Bush Second Term Will Build on NCLB Base

Published December 1, 2004

During the 2004 presidential campaign, education ranked far behind terrorism, war, and the economy among voter concerns. Nevertheless, President George W. Bush often touted his signature accomplishment in K-12 education: the standards-demanding No Child Left Behind Act of 2001 (NCLB).

Bush’s opponent, Democrat Senator John Kerry of Massachusetts, echoed calls by the largest teacher union, the National Education Association (NEA), for substantial loosening of NCLB academic requirements for schools receiving federal Title I aid. Kerry also said he would fund NCLB at increased levels.

Now, bolstered by his re-election victory with a clear majority of the vote, Bush will seek to do more than stay the course with NCLB. Education could return to the Bush administration’s front burner.

Extending Accountability

The president has made clear that in his second term he wants to extend NCLB accountability into the public high schools. The current version of NCLB, which passed with bipartisan support in Bush’s first year in office, requires states to test students’ reading and math skills annually in grades 3-8 and prescribes remedies, such as public school choice and private tutoring, when schools persistently fail to make progress.

Bush wants to boost funding for low-performing high schools, but with the stipulation that the schools show results. His plan calls on states to develop annual tests for high school students, to include graduation examinations. (See related article, “Too Many Graduates Not Ready for Work or College,” page 4.)

National and international assessments have consistently documented a serious slump in achievement as U.S. students leave elementary school and enter secondary school. The goal of the Bush initiative would be to ensure that students depart high school prepared to go to college or to enter the workforce with marketable skills.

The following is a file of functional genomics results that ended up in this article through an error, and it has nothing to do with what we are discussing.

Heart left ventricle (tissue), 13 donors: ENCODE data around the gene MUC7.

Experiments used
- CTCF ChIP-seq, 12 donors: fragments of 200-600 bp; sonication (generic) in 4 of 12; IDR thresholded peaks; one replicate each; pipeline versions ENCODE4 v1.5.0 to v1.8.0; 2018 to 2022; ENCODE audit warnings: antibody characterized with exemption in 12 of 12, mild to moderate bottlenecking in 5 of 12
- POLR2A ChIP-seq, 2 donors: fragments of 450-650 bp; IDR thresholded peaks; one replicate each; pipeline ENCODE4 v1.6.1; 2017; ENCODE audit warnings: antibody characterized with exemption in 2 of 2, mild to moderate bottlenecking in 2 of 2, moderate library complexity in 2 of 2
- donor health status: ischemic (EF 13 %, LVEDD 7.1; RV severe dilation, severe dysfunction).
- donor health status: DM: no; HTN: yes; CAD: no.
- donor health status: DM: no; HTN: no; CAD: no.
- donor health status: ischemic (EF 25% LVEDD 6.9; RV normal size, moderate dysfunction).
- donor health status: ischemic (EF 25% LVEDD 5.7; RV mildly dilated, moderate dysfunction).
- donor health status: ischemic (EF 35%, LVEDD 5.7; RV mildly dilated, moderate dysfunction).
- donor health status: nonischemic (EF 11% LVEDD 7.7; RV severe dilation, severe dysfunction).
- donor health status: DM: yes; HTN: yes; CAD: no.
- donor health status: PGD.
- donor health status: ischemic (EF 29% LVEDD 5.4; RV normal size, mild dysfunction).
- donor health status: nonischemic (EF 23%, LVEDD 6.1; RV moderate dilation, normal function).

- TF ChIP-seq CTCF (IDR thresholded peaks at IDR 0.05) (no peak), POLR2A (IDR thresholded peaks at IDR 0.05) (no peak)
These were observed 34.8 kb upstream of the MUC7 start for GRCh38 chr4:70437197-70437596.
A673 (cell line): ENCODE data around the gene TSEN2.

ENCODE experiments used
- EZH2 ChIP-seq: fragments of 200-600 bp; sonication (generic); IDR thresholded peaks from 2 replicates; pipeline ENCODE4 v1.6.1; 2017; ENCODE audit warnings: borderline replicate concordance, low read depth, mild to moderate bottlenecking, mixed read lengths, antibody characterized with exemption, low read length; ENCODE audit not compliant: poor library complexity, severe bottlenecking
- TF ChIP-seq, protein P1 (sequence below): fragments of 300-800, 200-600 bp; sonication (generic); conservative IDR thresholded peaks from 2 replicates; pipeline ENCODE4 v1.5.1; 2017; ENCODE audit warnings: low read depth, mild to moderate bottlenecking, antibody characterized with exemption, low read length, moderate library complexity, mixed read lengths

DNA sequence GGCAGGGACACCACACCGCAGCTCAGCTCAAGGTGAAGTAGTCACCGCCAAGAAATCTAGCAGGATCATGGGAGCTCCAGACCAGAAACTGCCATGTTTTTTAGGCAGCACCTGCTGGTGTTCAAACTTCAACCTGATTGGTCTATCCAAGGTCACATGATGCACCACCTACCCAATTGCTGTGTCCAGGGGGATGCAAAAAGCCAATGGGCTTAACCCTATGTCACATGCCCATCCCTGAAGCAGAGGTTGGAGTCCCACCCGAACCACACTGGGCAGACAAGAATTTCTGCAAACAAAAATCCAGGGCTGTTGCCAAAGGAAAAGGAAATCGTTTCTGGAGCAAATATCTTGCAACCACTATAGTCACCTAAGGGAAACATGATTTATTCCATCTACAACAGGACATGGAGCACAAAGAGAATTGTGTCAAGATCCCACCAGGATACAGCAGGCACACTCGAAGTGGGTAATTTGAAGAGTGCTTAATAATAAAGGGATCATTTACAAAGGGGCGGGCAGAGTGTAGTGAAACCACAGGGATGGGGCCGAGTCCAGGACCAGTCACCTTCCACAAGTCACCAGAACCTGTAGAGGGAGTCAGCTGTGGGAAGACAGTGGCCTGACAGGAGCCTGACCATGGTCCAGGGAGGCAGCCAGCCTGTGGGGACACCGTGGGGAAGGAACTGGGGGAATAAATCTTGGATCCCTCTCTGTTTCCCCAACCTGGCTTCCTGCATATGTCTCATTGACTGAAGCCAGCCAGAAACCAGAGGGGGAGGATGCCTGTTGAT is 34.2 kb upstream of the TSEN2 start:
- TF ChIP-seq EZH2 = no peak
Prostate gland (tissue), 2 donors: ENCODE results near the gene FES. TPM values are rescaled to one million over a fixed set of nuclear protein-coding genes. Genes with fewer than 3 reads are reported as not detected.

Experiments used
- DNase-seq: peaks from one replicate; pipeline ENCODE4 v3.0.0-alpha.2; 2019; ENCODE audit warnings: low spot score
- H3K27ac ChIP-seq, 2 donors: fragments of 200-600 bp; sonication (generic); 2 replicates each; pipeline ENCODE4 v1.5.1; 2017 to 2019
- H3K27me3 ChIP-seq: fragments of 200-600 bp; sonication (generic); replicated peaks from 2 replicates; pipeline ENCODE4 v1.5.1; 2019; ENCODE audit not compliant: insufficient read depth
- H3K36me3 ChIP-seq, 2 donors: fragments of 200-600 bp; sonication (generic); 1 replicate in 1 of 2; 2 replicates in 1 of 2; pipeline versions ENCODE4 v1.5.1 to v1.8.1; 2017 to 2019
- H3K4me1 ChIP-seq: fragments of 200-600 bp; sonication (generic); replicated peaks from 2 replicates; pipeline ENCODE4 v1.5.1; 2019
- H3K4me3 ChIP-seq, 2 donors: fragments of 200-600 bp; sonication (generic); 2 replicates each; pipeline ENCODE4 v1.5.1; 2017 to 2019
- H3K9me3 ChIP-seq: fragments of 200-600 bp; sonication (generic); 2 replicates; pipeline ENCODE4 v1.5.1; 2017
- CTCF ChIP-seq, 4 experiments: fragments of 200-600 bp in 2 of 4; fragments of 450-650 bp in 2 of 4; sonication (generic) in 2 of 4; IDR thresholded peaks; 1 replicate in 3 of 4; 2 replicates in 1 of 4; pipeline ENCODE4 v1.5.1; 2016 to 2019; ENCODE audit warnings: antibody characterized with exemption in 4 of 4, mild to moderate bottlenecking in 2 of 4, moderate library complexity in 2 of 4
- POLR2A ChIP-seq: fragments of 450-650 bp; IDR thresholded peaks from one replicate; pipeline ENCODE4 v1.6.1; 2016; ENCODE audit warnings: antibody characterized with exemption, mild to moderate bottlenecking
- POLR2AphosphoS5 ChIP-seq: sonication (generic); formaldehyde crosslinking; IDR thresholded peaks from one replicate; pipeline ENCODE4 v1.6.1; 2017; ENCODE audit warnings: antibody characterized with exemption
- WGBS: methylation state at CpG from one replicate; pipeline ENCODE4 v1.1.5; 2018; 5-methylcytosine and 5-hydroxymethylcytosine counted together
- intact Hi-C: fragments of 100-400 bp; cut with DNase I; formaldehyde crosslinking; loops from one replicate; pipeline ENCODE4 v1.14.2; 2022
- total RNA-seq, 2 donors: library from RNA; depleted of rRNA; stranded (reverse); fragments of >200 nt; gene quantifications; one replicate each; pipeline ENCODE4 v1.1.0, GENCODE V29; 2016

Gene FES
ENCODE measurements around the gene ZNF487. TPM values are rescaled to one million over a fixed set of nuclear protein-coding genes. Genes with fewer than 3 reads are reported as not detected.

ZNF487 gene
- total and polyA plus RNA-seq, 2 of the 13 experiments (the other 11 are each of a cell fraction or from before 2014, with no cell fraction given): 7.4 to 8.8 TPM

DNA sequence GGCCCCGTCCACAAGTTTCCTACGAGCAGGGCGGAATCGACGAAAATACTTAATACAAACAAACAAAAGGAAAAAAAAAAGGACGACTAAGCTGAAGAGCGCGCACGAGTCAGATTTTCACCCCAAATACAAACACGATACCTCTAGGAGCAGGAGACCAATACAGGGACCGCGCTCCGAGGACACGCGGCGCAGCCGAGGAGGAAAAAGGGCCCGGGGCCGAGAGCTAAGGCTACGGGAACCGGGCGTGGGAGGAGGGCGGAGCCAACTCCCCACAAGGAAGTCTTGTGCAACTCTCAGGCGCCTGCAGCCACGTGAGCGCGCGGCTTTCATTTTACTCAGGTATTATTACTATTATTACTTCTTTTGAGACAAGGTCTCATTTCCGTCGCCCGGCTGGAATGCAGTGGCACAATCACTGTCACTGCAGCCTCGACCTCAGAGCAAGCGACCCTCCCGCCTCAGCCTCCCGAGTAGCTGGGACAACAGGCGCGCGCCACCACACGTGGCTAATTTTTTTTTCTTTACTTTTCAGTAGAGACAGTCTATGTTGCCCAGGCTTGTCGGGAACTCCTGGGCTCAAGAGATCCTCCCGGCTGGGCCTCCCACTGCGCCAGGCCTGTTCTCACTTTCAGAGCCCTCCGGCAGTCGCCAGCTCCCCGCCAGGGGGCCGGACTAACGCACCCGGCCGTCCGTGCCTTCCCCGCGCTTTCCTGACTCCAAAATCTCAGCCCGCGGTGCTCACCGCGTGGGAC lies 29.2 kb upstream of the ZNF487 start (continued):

Any expansion of federally mandated testing is likely to be controversial with some conservatives as well as liberals, so approval of the Bush agenda is no sure thing.

While the NEA and other foes of NCLB have assailed “one-size-fits-all” accountability, the Department of Education under Bush’s education secretary, Rod Paige, has issued a number of rule changes to give states and localities greater flexibility over such matters as testing students who are labeled as disabled.

While there may be an effort to weaken the “adequate yearly progress” NCLB requires of schools, Bush’s strengthened Republican majority in the House and Senate may enable him to prevent crippling changes. (See “As New Bush Term Begins, Call for Changes to NCLB,” page 5.)

Private School Vouchers

While congressional Democratic leaders insisted that Bush strip private vouchers from NCLB before they would support it, the addition of new school choice allies in Congress may embolden the president to try to restore that transfer option.

At a minimum, Bush should be in a stronger position to protect the fledgling federal voucher program for up to 2,000 poor children in the District of Columbia. Moreover, Bush could try to expand federal voucher pilots to other cities with large concentrations of disadvantaged children, especially where public schools have offered few transfer options to children in underperforming schools. He also could advocate federal tuition tax credits.

With the Higher Education Act up for reauthorization next year, Bush is expected to push for funding increases for the collegiate version of vouchers: Pell Grants.

A School Reformer

Dating from his years as governor of Texas, Bush has a track record as a school reformer. Federal spending for K-12 education has increased 49 percent since Bush became president.

Regardless of whether Paige serves as education secretary for a second term, Bush is expected to work through entities like the Office of Innovation and Improvement to keep local officials abreast of promising reforms from across the country. He will likely continue to advance such causes as using methods grounded in valid scientific research (such as phonics to teach reading) and alternative teacher certification to bring bright, experienced newcomers into teaching.

Robert Holland ([email protected]) is a senior fellow with the Lexington Institute, a think tank in Arlington, Virginia.